Texas grid failed from weatherizing mistakes a decade old


People in Houston line up to fill their empty propane tanks

Ten years ago, plunging temperatures forced rolling blackouts across Texas, leaving more than 3 million people without power as the Super Bowl was played outside Dallas.

Now, with a near identical scenario following another Texas cold snap, Texas power regulators are being forced to answer how the unusually cold temperatures forced so much of the state’s power generation offline when Texans were trying to keep warm…

To start, experts say, power generators and regulators failed to heed the lessons of 2011 — or for that matter, 1989. In the aftermath of the Super Bowl Sunday blackout a decade ago, federal energy officials warned the grid manager, the Electric Reliability Council of Texas or ERCOT, that Texas power plants had failed to adequately weatherize facilities to protect against cold weather…

But the repeat of the events of a decade ago is raising questions in Austin as to whether the state has failed to ensure power companies are adequately protecting equipment from the elements. At the peak of the blackout, some 45,000 megawatts of generation capacity were offline, leaving more than 4 million Texans without power.

RTFA. Texas’ political hacks seem to be as incompetent, ignorant, as any other politicians that complain about. State, federal, regional, maybe on Mars. They copout on their responsibilities to Texans. Then, try to blame someone else, somewhere else.

Researchers find mixed values for “thoughts and prayers”

❝ An experiment led by Assistant Professor Linda Thunstrom, of the Department of Economics in UW’s College of Business, found that Christians who suffer such adversity value thoughts and prayers from religious strangers, while atheists and agnostics believe they are worse off from such gestures…

❝ The debate over the value of “thoughts and prayers” has come to the forefront as a result of the verbal responses of political and other leaders to mass shootings and natural disasters such as hurricanes and wildfires. Some critics argue that expressing sympathy through thoughts and prayers is a meaningless gesture in response to tragedy — and that, in some cases, it’s an excuse to not take action…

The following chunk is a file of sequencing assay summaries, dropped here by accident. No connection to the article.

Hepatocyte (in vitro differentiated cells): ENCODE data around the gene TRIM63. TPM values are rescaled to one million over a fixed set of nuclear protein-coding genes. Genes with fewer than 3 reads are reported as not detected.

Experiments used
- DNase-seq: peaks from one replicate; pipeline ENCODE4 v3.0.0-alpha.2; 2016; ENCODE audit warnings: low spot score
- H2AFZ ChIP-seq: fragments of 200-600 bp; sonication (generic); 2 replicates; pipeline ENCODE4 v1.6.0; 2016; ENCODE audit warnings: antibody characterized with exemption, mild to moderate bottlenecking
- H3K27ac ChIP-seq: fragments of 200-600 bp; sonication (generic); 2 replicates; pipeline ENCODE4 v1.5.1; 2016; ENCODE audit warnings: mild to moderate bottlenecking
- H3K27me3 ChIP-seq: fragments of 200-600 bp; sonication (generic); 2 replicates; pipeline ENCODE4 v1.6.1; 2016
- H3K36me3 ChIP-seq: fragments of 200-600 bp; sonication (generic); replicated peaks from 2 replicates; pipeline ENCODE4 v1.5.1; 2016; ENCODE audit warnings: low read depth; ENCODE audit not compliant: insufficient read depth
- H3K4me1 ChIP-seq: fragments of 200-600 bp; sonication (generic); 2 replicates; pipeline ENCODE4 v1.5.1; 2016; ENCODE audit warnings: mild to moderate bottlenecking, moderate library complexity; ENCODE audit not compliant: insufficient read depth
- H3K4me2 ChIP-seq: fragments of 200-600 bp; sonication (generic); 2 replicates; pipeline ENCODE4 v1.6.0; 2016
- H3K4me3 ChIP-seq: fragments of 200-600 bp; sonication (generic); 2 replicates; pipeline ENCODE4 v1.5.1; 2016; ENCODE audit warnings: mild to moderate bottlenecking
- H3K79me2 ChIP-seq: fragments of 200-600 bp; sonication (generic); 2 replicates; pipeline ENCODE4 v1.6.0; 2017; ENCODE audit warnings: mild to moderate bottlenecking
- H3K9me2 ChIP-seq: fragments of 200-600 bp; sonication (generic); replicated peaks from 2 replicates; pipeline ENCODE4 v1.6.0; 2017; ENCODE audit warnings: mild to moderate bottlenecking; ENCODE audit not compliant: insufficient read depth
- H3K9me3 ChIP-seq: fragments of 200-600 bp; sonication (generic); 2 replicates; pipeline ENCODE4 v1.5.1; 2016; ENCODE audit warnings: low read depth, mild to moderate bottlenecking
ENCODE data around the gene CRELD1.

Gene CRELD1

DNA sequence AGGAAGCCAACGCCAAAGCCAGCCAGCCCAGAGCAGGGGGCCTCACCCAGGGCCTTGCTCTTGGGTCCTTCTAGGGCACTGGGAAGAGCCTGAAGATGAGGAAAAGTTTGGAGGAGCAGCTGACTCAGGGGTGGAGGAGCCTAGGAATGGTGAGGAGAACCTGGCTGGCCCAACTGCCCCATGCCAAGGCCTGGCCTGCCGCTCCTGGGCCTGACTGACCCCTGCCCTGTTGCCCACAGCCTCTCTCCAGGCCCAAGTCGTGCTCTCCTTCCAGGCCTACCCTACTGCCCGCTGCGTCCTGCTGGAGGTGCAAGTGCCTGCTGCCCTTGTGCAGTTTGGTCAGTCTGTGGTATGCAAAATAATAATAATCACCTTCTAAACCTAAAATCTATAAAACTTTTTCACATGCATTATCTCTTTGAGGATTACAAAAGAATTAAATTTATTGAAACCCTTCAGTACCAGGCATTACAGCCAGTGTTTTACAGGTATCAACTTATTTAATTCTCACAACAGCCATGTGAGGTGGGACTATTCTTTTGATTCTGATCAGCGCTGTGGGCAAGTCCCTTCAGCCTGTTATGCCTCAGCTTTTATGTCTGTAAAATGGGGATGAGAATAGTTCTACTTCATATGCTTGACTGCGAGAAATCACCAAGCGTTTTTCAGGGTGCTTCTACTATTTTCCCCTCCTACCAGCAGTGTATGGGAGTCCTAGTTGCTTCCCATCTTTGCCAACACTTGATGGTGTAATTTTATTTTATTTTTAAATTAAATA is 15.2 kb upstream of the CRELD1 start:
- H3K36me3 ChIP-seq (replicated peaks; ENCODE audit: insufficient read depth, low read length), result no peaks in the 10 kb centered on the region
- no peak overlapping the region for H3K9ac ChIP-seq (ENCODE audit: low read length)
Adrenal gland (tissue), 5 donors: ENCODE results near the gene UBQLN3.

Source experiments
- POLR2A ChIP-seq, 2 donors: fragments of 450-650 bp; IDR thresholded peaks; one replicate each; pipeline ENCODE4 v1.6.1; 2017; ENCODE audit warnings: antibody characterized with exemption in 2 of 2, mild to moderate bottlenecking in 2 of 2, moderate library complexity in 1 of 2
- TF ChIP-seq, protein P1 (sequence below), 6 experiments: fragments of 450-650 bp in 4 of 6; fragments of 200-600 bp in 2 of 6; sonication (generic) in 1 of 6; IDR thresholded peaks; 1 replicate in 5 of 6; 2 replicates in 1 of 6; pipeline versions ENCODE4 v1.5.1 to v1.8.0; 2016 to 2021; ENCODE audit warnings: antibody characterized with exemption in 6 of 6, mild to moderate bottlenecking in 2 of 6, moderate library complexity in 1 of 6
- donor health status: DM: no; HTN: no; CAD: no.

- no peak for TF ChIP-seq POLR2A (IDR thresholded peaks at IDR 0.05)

❝ Specifically, the study found that, on average, Christian hurricane victims value prayers from a Christian stranger at $4.36, and $7.17 from a priest. In contrast, non-religious people are willing to pay $3.54 for a Christian stranger and $1.66 for a priest to not pray for them.

Likewise, Christians value thoughts from a religious stranger at $3.27, while non-religious people negatively value the same gesture at -$2.02.

You can find details over here. Chuckles pretty much anywhere.

An Amazon Tax Won’t Stop Britain’s Retailers From Self-Destructing

❝ The carnage on the British high street from the likes of House of Fraser and Homebase naturally leads to calls for blood from internet retailing behemoth Amazon.com Inc. Enter Chancellor of the Exchequer Philip Hammond, who last week said he was strongly considering an “Amazon tax” to help retailers. Conservative Scottish lawmaker Ruth Davidson lent her support this week.

It’s a bad idea.

❝ For a start, let’s just get one thing straight. Amazon didn’t kill the British high street.

The U.K. store chains that have collapsed this year did so because they didn’t have the right products at the right prices, invest enough in their businesses, or stay up to date with consumer trends. Associated British Foods’ Primark faces exactly the same pressures as everyone else, and doesn’t even sell via the internet. But it has prospered…

❝ True, the retail landscape is being reshaped by the continued growth of online shopping. And the tax system needs to be adjusted accordingly. There must be some leveling between bricks-and-mortar stores, which are both property- and people-heavy, and online-only merchants, which are less so.

RTFA for suggestions which make economic and fiscal sense. Something often as absent from the British Parliament as they are in the US Congress.